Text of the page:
A brief guide to the 8 weird 'Happy Days' novels
Did you read this epic saga filled with motorcycles, romance, carnivals and city corruption?
Happy Days was known to get a little creative, especially in its later seasons. There was, of course, the infamous shark-jumping scene. Less remembered, but far more eccentric, was the musical about American history, including a song about famine. That episode hit in 1981.
Before that point, however, the Happy Days "expanded universe," so to speak, included many strange side stories and narrative detours. There were comic book tales of shady characters like Dick Fixx, who framed the Fonz for stealing valuables. There was a cartoon involving time travel and a dog named Mr. Cool. And, naturally, there was a series of tie-in novels.
William Johnston was the king of the TV tie-in novel, having penned ancillary stories about Maxwell Smart, the Monkees, F Troop and Dr. Kildare. He cranked out eight Happy Days books in the 1970s. The first six of them were collected in a box — perhaps you had it on your bookshelf?
The printed page featured colorful characters you would probably never catch in primetime, and Johnston, like all tie-in novelists, takes some creative license. Here is a brief rundown of the enjoyably camp Happy Days novels.
1. Ready to Go Steady
The forgotten Chuck Cunningham gets some page time here, while the Fonz is largely, surprisingly, absent. He is off hitchhiking across America. The book takes place during summer vacation, when Ritchie, working at a grocery distributor, falls in love with a girl named Emma. They get engaged, but everything falls back to the status quo by the time school comes around again.
2. Fonzie Drops In
The second installment in the literary series shares its title with episode seven of season one, and indeed it is a loose novelization of that plot. The Fonz heads back to high school, shaking up the hallways of Jefferson High.
3. The Invaders
Fonzie and the Happy Days Gang confront a gang of motocycle tuffs! A dozen bikers dubbed Bull and the Dozers roll into town. The last time Bull met the Fonz, he ended up with a broken leg. Potsie foolishly plays tough. Though it's hard to see how tough the Fonz could be at this point, considering he was still sporting that windbreaker on the cover.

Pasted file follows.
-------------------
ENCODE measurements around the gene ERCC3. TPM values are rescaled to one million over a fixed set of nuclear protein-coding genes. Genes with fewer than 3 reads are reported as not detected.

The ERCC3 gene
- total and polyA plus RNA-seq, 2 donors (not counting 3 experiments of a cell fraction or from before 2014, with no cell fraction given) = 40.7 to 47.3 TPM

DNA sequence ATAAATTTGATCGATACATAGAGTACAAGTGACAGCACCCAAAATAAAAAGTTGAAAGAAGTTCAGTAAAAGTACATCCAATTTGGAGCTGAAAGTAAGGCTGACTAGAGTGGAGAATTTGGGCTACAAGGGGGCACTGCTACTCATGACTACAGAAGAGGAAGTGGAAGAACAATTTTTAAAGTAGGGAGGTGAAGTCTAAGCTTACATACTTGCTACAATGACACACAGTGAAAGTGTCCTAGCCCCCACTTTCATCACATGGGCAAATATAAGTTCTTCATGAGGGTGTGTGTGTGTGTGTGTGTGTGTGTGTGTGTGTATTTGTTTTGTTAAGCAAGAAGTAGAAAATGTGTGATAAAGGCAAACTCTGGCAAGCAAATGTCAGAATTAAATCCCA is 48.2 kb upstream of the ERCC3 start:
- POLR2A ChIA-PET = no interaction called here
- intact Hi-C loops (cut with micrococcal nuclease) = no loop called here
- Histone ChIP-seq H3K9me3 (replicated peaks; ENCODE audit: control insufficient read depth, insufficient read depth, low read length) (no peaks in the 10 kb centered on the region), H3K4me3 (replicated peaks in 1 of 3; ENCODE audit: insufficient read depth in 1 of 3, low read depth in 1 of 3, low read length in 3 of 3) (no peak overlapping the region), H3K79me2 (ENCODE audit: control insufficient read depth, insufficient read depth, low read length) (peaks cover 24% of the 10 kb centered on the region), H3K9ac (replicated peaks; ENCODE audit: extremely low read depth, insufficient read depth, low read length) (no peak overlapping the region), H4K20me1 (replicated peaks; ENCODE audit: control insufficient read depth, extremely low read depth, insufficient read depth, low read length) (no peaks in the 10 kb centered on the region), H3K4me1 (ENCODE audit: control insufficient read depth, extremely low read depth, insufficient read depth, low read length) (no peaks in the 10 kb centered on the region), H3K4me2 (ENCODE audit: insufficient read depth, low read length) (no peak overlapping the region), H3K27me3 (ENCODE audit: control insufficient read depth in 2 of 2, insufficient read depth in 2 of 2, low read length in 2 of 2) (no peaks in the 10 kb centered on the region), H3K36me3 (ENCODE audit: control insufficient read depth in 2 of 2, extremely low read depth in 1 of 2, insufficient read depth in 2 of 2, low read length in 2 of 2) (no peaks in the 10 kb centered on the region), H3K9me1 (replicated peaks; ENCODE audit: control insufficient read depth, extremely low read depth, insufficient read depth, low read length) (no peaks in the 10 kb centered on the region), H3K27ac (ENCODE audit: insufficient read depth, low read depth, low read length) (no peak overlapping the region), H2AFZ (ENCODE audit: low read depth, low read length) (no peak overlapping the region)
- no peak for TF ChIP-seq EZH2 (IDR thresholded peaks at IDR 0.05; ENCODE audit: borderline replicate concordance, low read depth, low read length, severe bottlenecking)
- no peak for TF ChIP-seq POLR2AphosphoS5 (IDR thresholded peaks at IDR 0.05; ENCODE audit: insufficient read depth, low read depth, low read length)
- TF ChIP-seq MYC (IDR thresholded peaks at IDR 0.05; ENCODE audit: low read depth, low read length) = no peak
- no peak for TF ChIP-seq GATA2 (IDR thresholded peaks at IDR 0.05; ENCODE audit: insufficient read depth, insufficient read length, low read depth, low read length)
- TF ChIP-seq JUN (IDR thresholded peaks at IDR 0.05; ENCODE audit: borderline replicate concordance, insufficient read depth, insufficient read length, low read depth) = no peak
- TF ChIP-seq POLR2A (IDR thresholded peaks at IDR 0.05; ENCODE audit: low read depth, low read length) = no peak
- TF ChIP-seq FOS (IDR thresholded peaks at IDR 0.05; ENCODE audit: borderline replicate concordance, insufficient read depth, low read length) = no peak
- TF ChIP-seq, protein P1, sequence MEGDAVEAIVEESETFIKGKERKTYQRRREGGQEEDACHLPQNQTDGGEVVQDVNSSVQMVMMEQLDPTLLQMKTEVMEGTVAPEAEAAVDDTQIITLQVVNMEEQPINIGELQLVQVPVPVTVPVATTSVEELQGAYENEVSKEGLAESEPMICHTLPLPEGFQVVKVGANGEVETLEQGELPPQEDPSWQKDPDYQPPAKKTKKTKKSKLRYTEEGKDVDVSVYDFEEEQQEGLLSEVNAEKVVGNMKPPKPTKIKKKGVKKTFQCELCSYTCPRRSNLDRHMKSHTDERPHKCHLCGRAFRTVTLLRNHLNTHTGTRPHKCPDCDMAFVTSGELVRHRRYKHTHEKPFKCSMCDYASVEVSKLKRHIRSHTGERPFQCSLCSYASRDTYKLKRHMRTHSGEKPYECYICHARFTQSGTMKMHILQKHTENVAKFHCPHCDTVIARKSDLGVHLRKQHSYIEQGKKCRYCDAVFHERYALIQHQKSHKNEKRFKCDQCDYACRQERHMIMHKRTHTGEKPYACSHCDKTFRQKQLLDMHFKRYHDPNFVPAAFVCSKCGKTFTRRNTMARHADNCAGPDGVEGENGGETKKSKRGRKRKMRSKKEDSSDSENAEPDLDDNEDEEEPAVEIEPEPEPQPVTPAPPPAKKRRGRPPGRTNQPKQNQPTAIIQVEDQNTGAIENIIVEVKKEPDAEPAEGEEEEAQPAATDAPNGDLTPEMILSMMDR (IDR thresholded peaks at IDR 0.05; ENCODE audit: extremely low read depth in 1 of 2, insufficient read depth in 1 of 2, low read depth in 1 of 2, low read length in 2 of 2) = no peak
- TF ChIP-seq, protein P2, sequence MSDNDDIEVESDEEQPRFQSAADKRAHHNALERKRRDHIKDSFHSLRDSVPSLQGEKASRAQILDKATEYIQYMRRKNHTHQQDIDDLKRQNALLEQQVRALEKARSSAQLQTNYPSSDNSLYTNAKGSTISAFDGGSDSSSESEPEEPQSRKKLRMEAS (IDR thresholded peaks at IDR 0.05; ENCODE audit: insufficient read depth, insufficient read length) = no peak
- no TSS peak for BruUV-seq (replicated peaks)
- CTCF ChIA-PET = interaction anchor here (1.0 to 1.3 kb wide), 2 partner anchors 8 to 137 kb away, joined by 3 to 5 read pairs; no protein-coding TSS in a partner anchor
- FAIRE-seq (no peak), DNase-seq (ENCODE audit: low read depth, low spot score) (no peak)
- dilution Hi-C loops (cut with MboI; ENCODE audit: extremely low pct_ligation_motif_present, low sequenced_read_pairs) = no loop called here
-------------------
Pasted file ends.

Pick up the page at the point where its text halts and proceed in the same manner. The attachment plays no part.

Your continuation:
4. Fonzie, Fonzie Superstar
The kids show off their talents in the hopes of winning $100 on the radio program Dr. Fortune’s Amateur Hour. Ralph plays bagpipes. Potsie sings. Joanie twirls a baton. On the radio. Fonzie, the cover boy, performs a percussion piece on hubcaps — and wins, of course. Who knew he invented Stomp? Anyway, there's also a love affair with an opera singer who shatters glass with her voice and a talent agent named Phil Phillips shows up, but it turns out he's an escaped mental patient. So, yeah, this has nothing in common with the season three episode "Fonzie the Superstar." Like we said, the books are pretty weird.
This one does feature the sharpest cover, with no text or title, just the cool vision of the Fonz.
5. The Fonz & La Zonga
Dig this description: "The carnival comes to town and the Fonz has a problem — how to date all the fine hoochie-coochie dancers before they leave town." Our hero must deal with eccentric baddies like Madame La Zonga and the Muskogee Mauler.
6. The Bike Tycoon
Can Fonzie and the Happy Days Gang win the Battle of the Bikes?! As with The Invaders, motorcycles feature heavily in this sixth volume of the epic Happy Days saga. However, this time, the Fonz has teamed up with Howard to start a used cycle business, "The Biketaria." The endeavor gets into a heated price war with Friendly Foster that includes dirty tricks like the "sexy saboteur" Magda and a riding contest. The Fonz tries to ride a motorcycle across a lake? Is there a shark in it?
7. Dear Fonzie…
"The Happy Days Gang uncovers corruption in the local city government." Ooh, a political thriller! (Probably not.)
8. Fonzie Goes to College
Fonzie does not exactly seem like the University of Wisconsin type, and indeed he takes an unconventional approach to secondary education. The hip jukebox kicker heads to Speedy U., an institution promising a degree in a matter of weeks. He studies auto mechanics. According to one Amazon reviewer, the colorful characters include "a clumsy-chemist who's trying to invent coffee-flavored toothpaste; a would-be brain surgeon who practices on a head of cauliflower; and the beautiful Gisele, who seems to care more for her chicken than she does for the Fonz." You were expecting a climactic conclusion to the series?